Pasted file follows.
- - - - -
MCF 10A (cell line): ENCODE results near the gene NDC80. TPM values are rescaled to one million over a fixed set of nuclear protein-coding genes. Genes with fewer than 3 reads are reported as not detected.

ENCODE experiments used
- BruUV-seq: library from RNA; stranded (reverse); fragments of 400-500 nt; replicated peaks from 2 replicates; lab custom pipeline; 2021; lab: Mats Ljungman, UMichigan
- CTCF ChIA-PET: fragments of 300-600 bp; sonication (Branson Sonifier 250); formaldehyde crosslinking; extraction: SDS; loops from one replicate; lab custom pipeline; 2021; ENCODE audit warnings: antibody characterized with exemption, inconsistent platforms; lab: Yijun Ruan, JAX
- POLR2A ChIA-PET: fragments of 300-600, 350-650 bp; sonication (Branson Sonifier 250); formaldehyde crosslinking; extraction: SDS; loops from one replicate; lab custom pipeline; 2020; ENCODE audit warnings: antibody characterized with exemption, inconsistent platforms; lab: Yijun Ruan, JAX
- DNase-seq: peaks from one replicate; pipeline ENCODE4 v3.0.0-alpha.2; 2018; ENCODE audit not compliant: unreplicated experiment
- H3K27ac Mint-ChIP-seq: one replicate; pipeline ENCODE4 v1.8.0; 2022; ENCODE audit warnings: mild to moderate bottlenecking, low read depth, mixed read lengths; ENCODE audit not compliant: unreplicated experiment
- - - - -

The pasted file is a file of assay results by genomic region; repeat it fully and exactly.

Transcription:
MCF 10A (cell line): ENCODE results near the gene NDC80. TPM values are rescaled to one million over a fixed set of nuclear protein-coding genes. Genes with fewer than 3 reads are reported as not detected.

ENCODE experiments used
- BruUV-seq: library from RNA; stranded (reverse); fragments of 400-500 nt; replicated peaks from 2 replicates; lab custom pipeline; 2021; lab: Mats Ljungman, UMichigan
- CTCF ChIA-PET: fragments of 300-600 bp; sonication (Branson Sonifier 250); formaldehyde crosslinking; extraction: SDS; loops from one replicate; lab custom pipeline; 2021; ENCODE audit warnings: antibody characterized with exemption, inconsistent platforms; lab: Yijun Ruan, JAX
- POLR2A ChIA-PET: fragments of 300-600, 350-650 bp; sonication (Branson Sonifier 250); formaldehyde crosslinking; extraction: SDS; loops from one replicate; lab custom pipeline; 2020; ENCODE audit warnings: antibody characterized with exemption, inconsistent platforms; lab: Yijun Ruan, JAX
- DNase-seq: peaks from one replicate; pipeline ENCODE4 v3.0.0-alpha.2; 2018; ENCODE audit not compliant: unreplicated experiment
- H3K27ac Mint-ChIP-seq: one replicate; pipeline ENCODE4 v1.8.0; 2022; ENCODE audit warnings: mild to moderate bottlenecking, low read depth, mixed read lengths; ENCODE audit not compliant: unreplicated experiment